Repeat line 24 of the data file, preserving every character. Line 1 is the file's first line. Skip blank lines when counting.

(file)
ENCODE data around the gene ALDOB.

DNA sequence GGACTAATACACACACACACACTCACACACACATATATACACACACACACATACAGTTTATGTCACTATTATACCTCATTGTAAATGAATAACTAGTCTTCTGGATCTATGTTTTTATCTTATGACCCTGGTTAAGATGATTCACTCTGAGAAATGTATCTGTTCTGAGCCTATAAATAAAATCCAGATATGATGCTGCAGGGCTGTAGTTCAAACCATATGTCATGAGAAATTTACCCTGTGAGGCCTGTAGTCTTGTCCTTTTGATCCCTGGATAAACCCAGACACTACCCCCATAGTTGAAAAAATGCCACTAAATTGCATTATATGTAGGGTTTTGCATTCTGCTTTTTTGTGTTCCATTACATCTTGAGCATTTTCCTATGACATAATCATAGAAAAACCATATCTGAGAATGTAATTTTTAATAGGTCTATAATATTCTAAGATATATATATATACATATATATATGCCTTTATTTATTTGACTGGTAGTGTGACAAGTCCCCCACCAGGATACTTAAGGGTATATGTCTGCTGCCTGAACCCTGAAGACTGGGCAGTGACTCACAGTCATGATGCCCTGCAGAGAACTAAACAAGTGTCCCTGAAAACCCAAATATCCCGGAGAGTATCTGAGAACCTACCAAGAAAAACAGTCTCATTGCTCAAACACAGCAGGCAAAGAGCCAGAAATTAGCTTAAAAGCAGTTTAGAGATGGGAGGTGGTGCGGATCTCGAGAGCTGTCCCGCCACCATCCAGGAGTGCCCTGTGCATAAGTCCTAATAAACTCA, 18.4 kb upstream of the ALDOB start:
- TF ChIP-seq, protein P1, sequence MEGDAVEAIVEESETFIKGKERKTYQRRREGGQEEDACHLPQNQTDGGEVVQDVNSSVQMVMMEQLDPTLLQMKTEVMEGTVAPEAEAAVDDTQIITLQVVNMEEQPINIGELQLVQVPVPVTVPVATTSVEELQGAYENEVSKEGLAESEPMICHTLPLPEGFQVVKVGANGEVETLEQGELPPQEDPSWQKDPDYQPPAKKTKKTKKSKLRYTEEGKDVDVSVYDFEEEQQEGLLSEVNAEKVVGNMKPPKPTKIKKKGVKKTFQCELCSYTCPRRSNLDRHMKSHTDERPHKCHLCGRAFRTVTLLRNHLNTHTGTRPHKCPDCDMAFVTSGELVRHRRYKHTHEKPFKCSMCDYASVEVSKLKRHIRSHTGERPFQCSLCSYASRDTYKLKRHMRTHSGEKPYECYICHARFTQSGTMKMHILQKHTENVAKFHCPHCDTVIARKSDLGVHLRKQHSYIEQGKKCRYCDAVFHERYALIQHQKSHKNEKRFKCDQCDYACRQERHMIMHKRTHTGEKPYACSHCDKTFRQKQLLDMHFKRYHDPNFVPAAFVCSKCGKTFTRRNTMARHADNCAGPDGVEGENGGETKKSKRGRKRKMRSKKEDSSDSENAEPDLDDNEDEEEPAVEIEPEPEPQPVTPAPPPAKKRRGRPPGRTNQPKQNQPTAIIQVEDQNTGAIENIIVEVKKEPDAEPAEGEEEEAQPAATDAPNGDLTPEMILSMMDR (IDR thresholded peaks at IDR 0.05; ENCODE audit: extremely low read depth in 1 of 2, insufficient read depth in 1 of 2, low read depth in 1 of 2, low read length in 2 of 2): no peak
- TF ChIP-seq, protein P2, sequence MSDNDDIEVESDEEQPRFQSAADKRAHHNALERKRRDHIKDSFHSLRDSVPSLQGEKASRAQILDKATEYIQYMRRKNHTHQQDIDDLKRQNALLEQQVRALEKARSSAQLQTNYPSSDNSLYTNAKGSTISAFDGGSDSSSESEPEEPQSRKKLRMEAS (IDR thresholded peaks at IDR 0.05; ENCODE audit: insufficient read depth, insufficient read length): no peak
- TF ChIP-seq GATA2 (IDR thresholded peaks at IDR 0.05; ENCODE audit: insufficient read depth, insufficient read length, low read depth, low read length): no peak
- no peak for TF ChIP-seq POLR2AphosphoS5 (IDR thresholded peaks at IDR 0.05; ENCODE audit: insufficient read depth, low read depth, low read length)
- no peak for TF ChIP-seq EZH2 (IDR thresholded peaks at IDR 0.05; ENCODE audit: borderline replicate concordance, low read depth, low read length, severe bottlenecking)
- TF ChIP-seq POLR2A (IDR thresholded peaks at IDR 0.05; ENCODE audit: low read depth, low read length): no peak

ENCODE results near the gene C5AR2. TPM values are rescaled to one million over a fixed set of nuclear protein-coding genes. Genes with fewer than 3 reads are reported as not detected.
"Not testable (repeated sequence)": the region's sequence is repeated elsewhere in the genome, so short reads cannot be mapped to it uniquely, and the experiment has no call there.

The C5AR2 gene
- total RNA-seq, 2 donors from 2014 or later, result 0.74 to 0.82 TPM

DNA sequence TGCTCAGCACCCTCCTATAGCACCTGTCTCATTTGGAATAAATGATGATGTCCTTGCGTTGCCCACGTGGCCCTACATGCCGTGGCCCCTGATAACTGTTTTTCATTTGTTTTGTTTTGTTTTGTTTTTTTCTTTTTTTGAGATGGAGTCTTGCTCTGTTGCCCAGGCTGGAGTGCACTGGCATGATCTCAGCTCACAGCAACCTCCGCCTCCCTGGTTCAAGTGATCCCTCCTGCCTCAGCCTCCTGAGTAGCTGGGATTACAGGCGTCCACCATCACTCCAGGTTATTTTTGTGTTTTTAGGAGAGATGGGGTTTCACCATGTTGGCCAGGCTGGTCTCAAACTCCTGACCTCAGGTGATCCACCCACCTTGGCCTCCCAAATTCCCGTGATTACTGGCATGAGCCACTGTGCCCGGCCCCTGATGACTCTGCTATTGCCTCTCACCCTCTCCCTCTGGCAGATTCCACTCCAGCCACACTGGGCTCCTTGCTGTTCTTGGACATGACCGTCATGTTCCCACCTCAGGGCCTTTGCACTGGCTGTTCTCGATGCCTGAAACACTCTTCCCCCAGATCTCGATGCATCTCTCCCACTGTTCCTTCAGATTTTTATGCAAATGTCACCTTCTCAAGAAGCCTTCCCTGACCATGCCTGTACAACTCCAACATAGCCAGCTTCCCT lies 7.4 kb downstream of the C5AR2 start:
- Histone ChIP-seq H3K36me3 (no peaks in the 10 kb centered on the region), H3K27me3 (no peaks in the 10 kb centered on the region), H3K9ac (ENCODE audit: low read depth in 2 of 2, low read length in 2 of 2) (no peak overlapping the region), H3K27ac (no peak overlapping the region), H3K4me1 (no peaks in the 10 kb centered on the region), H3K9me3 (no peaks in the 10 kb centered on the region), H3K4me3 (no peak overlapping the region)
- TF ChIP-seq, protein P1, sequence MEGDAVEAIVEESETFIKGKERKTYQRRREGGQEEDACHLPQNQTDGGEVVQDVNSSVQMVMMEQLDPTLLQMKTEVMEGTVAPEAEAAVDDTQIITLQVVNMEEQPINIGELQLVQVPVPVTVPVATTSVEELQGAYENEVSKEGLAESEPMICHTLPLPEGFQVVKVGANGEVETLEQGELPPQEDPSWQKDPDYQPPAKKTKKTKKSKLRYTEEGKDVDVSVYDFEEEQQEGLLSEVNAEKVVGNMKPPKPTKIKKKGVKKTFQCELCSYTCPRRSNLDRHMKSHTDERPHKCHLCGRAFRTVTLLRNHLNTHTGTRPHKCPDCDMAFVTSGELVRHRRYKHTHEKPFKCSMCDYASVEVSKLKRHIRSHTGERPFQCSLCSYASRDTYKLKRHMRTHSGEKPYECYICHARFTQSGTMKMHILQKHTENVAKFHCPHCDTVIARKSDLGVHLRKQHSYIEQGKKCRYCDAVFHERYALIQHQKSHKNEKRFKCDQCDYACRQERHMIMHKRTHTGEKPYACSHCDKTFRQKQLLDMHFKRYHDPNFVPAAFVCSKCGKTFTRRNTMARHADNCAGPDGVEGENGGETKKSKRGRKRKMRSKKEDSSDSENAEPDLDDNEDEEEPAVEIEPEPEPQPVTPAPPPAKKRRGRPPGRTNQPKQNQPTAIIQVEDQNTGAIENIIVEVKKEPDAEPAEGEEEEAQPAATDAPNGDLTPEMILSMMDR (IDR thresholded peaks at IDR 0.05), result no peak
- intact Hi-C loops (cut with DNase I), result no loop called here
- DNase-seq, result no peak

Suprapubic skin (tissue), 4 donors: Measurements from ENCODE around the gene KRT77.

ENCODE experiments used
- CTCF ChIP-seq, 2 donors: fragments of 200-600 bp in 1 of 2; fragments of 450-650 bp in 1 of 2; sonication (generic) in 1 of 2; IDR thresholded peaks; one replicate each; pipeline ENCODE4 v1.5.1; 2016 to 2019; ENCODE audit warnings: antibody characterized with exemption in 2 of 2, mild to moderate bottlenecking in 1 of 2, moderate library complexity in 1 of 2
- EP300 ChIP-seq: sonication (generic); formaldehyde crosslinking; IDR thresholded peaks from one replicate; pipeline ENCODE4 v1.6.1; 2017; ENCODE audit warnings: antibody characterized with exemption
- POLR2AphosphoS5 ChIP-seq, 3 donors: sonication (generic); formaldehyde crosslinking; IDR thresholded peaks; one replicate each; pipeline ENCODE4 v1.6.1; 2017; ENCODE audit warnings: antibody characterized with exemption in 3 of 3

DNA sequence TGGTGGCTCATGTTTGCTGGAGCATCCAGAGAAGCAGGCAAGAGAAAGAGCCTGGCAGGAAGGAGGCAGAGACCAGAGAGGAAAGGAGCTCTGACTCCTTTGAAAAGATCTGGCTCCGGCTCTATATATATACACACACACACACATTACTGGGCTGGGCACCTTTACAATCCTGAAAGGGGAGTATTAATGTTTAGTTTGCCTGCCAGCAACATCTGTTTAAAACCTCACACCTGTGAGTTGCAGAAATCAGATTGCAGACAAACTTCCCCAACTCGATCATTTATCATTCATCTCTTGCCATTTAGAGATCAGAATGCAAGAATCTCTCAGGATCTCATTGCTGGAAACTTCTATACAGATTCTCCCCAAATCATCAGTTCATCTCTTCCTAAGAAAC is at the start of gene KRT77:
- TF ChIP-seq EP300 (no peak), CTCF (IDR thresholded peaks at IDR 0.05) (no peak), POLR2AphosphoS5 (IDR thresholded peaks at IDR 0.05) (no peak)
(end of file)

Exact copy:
- TF ChIP-seq EP300 (no peak), CTCF (IDR thresholded peaks at IDR 0.05) (no peak), POLR2AphosphoS5 (IDR thresholded peaks at IDR 0.05) (no peak)